I look forward to the day you don't have to report a -3 turnover margin on a frequent basis. Not sure when this day will come.
2013 Turnover Analysis – Updated Thru UConn
All Part Of The Plan?: Now I see – this is just all part of the plan. After all, what do you learn by rolling over an "easy" opponent in what is basically a glorified scrimmage? Pretty much nothing. But, tough come-from-behind victories and overcoming adversity ……… now that is worth something! Oof.
Synopsis: Michigan's TOM for the game was – 3 and for the year it is now – 5 (– 1.25 per game) which is ranked #111. Turnovers were not a primary factor in determining which team won the game. But, the game would not have been nearly as close without the TOs. Michigan suffered a net disadvantage of –7.75 expected points due to the – 3 turnover margin (see details below in section on Expected Points). Michigan's one takeaway saved the day in this game just as their two takeaways saved the day against Akron. Without those interception takeaways, M is sitting at 2-2 and the pitchforks are being wielded.
Morgan made a fabulous interception and Michigan's 6 interception takeaways for the year is ranked #16 in the nation. The Michigan defense is ranked #35 for interception takeaway percentage at 3.7%. Gardner threw two interceptions and now has 8 for the year. M is ranked dead last (#125) for interceptions thrown percentage at 8.3%. Devin also lost his second fumble of the year.
National Rankings: All rankings include games between two FBS teams ONLY and are from TeamRankings except for forced fumbles which is from CFBStats. The four columns with *** show the best correlation to offense and defense (per Advanced NFL stats).
Expected Points: The impact of each turnover depends upon the down, the spot the turnover is lost, and the spot the turnover is gained. This week, the first turnover was the most difficult to determine EP. It was 3-6 on the UConn 33. Without the interception, it would have been 4-6 and Michigan could have tried a 50 yard field goal, could have gone for it, or could have punted (boo). Based on the assumptions in the EP table below, there is no lost EP for Michigan in this circumstance.
This chart shows Expected Points for various yard lines.
This chart shows the basis of EP calculations for each turnover.
"let's go blue".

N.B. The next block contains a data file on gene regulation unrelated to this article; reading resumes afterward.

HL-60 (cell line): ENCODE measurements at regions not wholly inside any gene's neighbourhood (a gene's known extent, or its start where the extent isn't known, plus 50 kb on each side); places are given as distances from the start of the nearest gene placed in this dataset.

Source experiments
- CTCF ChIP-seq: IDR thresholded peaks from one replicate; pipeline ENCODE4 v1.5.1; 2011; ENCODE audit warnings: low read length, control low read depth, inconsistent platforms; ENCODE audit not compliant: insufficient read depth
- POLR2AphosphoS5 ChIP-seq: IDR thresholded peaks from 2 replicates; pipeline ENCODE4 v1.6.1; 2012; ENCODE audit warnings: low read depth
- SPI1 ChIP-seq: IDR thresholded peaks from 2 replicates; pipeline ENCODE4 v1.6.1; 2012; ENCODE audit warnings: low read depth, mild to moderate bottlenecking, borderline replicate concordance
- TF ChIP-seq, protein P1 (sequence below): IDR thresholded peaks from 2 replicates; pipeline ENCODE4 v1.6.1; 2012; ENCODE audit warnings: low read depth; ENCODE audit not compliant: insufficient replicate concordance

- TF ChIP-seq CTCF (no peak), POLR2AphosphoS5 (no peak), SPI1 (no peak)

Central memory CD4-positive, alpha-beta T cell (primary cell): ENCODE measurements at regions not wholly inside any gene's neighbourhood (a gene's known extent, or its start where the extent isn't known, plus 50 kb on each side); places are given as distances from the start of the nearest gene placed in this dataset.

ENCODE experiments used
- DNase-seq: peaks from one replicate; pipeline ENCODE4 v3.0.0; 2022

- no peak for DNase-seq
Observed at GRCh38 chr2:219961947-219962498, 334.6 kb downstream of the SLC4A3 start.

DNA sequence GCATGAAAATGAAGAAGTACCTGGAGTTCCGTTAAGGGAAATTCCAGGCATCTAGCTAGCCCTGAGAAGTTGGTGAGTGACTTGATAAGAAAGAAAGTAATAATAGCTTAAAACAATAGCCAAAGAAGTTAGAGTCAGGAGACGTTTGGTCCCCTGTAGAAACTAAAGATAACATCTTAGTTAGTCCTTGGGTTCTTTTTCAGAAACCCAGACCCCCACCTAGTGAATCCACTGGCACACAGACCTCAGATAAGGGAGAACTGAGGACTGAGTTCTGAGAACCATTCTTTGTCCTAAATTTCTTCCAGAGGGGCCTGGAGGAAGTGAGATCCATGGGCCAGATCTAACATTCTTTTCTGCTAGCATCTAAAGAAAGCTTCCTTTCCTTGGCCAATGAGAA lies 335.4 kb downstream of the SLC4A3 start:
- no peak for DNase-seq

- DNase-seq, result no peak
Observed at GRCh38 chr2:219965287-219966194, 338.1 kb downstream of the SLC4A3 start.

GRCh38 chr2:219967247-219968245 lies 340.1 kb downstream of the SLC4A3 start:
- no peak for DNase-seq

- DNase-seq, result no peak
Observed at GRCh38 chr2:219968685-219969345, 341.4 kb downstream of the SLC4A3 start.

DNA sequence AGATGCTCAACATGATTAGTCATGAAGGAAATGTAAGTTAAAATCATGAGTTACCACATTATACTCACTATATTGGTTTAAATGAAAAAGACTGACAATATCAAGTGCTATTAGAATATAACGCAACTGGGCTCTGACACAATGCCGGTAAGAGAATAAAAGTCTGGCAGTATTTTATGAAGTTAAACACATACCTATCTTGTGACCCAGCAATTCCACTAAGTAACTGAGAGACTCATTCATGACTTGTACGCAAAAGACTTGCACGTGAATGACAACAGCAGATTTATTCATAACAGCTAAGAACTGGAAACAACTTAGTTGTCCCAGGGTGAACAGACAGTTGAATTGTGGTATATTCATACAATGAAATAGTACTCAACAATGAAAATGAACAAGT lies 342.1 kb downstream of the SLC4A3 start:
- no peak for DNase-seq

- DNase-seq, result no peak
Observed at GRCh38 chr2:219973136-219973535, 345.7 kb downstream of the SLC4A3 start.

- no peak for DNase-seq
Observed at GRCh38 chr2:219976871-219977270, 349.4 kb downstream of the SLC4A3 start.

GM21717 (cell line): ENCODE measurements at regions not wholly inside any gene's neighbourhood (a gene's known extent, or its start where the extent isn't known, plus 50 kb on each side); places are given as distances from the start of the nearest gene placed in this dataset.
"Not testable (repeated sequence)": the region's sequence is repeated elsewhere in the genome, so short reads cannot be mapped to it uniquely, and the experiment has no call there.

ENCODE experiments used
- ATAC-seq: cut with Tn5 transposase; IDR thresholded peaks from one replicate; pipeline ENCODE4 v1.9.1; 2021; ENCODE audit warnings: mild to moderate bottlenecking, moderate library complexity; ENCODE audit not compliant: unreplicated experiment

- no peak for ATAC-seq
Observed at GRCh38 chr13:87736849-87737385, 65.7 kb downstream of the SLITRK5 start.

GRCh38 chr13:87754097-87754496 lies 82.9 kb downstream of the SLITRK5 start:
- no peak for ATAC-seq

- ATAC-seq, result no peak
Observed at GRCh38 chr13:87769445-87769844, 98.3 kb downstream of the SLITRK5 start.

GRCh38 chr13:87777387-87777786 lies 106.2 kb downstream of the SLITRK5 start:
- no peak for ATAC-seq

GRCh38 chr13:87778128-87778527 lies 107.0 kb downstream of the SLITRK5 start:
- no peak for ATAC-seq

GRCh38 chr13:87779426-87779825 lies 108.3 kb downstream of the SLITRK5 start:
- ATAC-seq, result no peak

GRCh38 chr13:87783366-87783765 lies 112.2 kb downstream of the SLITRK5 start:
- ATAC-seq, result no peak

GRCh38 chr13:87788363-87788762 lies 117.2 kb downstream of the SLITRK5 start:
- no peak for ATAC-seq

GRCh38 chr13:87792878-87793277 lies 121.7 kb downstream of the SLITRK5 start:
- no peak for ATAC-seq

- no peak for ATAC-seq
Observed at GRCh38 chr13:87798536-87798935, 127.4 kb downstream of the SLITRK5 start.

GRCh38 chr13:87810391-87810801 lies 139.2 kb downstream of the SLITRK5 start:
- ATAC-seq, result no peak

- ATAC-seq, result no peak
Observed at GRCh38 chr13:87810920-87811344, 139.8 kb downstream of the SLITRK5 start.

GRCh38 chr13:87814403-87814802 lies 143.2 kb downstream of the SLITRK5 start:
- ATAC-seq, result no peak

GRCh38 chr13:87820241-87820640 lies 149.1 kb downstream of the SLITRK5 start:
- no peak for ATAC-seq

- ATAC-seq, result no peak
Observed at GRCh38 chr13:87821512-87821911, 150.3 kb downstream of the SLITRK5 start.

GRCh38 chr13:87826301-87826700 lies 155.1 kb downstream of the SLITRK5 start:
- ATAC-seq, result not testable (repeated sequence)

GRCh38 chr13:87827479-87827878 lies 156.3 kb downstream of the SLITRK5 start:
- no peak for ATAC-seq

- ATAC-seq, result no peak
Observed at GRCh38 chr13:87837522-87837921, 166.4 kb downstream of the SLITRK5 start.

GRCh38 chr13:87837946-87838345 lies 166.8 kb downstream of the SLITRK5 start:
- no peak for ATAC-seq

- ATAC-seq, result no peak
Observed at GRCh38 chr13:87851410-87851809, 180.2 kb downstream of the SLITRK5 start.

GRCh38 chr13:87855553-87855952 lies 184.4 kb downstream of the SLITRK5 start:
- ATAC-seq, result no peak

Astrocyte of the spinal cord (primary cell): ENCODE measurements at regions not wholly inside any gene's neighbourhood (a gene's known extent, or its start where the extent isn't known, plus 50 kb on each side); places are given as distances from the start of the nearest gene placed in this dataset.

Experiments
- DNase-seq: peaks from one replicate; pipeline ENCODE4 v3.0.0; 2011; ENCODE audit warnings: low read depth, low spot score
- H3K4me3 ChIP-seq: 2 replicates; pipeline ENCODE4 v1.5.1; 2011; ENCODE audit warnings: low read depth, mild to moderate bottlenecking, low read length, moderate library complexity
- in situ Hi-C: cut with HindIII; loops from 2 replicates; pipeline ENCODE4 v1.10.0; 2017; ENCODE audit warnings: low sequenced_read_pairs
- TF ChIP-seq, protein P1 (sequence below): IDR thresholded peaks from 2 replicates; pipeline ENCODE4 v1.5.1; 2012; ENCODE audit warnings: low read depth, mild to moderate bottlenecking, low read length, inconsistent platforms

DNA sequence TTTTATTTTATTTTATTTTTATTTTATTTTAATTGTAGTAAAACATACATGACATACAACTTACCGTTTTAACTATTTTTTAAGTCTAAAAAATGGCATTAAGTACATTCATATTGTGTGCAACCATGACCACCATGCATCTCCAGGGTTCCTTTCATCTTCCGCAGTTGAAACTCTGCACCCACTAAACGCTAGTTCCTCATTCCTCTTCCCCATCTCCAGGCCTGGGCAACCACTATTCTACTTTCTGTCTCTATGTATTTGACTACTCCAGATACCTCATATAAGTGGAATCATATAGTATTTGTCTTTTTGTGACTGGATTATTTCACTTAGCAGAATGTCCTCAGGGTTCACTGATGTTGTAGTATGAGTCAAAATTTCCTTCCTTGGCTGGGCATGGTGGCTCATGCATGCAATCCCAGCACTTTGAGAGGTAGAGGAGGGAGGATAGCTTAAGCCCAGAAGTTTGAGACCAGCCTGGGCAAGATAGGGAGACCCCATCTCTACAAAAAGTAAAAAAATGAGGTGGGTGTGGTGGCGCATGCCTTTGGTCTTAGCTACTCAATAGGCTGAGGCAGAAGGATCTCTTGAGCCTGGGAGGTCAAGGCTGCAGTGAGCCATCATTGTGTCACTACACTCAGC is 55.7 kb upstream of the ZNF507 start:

It is painful to read this particular diary each week, but I still very much enjoy it. On the bright side of things, at least there is no graphical representation of Michigan turnovers vs. Michigan offensive touchdowns.
during Hoke's 2+ seasons have been committed by QBs. I'd guess it's really high, between Denard, Bellomy, and Gardner.
I posted that in last week's diary. But, to refresh your memory:
Quarterbacks!: In 2011, quarterbacks were responsible for 19 of 21 turnovers. In 2012, quarterbacks were responsible for 23 of 25 turnovers. So far in 2013, quarterbacks are responsible for 8 of 8 turnovers.
After Saturday, make that 11 of 12 turnovers this year.
As Brian and others have argued many times around here, it often does not pay to spend much time dwelling on turnovers. There is very little correlation from year to year in turnover rates and not much coaches can do to ensure a positive margin.
Howeva! IIRC the Mathlete has shown charts revealing that more experienced QBs certainly do throw fewer interceptions. So...my hope is that Devin gets his stuff together through the season and winds up doing better by November. Certainly we have to hope he's doing better next year.
The way things are going I'm pretty sure your next post is going to say "Turnovers had a primary role in who won the game."
I am fully aware that MGoBrian and others have stated their e-pinion that turnovers are random. Not buying it.
I challenge anyone to ask/tell Brady Hoke that he is wasting his time talking about turnovers (both to the media and his team). Or ask him why he is wasting so much time in practices with drills that are meant to minimize turnovers.
I challenge anyone who watches Devin Gardner run with the ball to rationally believe that if he fumbles it is just "a random event or just bad luck".
Anyone who is counting on regression to the mean to solve Michigan's turnover problem is going to be very, very disappointed. There are solutions -- but just ignoring the problem and hoping it will all even out, is not one of the solutions.
Since this is the bye week, it is as good as time as any to revisit this question in more detail with some data.
Watch this space next Monday.
agreed Enjoy Life.... I appreciate the value of stat analysis, was not good at it, but appreciate it... and turnovers are not about stat analysis. At best you can find numbers that will make you feel better but it doesn't address whatever underlying problems there are that cause the turnovers.